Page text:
Sunday 20th Oct, 2019

Reclaiming the concrete jungle with Lincom’s new reclaim plant

Lincom Group’s Concrete Washout Reclaim plant is helping recyclers recover sand, water and aggregates while reducing waste and handling costs.

Lincom Group’s Concrete Washout Reclaim plant is helping recyclers recover sand, water and aggregates while reducing waste and handling costs.

Recovering sand, water and aggregates for beneficial reuse and minimising handling costs have been on the agenda of Lincom Group over the past year.

The materials processing equipment specialist has performed extensive research and testing to develop a concrete washout reclaim system that allows concrete recyclers to capture clean sand, aggregates and water for future reuse.

Pete Godwin, Manager of Lincom’s newly introduced Environment and Process Division, says the product combines a Rapid Reclaimer with an Ostwald Filtration Systems (OFS) filter press, allowing the company to service a greater proportion of the market.

The system was put on display at the Firth Concrete yard in February in Auckland – the largest national manufacturer of ready-mixed concrete, letting attendees get an up-close glimpse of the concrete washout reclaim system.

“We’re doing something very separate and distinct from the normal sand and aggregates business,” Mr Godwin says.

“The reclaimer was around 30 years ago, and the world seemed to lose interest for a time, but right now it’s on the top of everyone’s list.”

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One particularly popular selling point was the system’s ability to significantly reduce the footprint for concrete reclaim.

Mr Godwin explains that the prices of real estate in New Zealand and Sydney have made this option attractive, as companies can get more work out of a much smaller yard with just a filter press and a reclaimer.

“If it costs one or two million for a block of land in Auckland, you can take a third of that off because of more efficient use of space,” he says.

Traditionally, concrete plants used to have settling ponds that could take up large amounts of space with cement and stone settling to the bottom. After a week, the water would be pumped out to recover sand and aggregates that emerged.

However, the German-designed and manufactured OFS recessed chamber filter press uses a proven solid/liquid separation technology. Unlike a settling pond system, the filter press is more compact. Dirty water is pumped from the agitated storage pond, through the press, then back into a clean water pit.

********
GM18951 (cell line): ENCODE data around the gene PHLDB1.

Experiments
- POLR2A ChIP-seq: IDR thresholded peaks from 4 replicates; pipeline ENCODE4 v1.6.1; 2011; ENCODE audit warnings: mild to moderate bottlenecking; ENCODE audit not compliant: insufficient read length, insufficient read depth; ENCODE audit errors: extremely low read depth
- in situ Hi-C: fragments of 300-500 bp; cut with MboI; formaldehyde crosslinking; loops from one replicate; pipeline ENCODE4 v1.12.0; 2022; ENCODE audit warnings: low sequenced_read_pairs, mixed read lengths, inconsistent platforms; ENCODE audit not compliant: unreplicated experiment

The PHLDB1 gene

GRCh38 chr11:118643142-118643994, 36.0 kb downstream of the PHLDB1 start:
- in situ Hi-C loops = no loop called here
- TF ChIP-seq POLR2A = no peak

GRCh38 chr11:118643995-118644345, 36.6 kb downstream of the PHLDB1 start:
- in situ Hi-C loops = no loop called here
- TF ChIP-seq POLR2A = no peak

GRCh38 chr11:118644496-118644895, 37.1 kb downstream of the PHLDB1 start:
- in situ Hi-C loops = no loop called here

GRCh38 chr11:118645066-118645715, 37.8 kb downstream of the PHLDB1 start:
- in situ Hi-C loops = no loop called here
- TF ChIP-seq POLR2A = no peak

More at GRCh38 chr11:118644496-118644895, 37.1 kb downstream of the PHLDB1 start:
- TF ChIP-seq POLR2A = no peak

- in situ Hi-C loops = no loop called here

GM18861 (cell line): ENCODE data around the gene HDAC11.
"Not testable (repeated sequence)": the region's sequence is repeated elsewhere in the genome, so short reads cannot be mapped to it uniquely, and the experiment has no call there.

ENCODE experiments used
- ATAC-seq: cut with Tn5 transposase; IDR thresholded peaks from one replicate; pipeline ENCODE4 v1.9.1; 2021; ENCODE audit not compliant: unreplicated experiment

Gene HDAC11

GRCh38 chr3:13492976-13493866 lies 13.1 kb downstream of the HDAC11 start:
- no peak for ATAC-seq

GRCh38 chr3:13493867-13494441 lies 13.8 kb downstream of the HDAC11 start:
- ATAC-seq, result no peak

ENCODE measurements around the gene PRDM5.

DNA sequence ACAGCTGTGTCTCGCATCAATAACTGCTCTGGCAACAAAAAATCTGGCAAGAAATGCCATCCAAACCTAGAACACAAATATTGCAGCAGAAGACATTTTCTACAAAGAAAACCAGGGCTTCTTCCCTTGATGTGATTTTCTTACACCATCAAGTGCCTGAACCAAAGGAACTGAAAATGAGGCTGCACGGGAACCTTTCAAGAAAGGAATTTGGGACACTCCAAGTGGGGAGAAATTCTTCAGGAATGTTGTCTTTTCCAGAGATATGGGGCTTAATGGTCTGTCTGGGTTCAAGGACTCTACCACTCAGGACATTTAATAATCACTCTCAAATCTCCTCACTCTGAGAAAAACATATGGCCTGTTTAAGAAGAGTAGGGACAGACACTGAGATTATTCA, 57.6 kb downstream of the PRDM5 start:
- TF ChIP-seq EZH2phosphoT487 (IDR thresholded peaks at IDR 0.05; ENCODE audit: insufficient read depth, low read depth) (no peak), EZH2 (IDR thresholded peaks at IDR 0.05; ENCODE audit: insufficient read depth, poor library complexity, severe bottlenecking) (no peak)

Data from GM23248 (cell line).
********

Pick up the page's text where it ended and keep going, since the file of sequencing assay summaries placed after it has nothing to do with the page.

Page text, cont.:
This reduces the amount of dust generated from breaking up dry waste concrete, according to Mr Godwin.

“If you can reclaim the concrete at its wet stage there is no dust generated, so environmentally that’s a good thing,” he says.

“The rain that falls from the sky ends up going through the same process so it’s a big general clean-up of the area. Concrete plants spend all day hosing due to the dust created and they use large quantities of water to allay the dust.”

The rapid concrete washout reclaim unit takes waste concrete and deconstructs it back into its base sand and aggregate components. The OFS filter system then recovers grey water by filtering and compressing dewatered cement fines into manageable ‘cake’ form, solving a variety of issues for concrete producers.

The rapid reclaimer is capable of processing up to 20 cubic metres of concrete slurry per hour.

It then discharges the cementitious water into the dirty water pit where it’s continually stirred to keep the spent cement fine particles in suspension. The clean water, known as filtrate, is captured and returned to a clean water pit for use in further concrete batches and reuse in the reclaimer’s washing and separation process.

Sand and aggregates are separated within the reclaimer, with the dewatered sand conveyed by twin hydraulic screws to one pile, while the washed aggregates exit via a belt conveyor to another separate pile. The cementitious water overflows the adjustable weirs and is piped via gravity to an agitated storage pond.

At the end of the cycle, filter cakes fall into the void below the filter press where they are removed as waste or for beneficial reuse.

Mr Godwin says the feedback from customers was highly positive at the Auckland demonstration with a significant number of New Zealand and Australian customers impressed with its capabilities. He says customers were particularly drawn to the high quality of water.

“When the aggregates come out, they are clean. If I pick up a handful of aggregate, there is no colour on my hand – it’s just clean water.”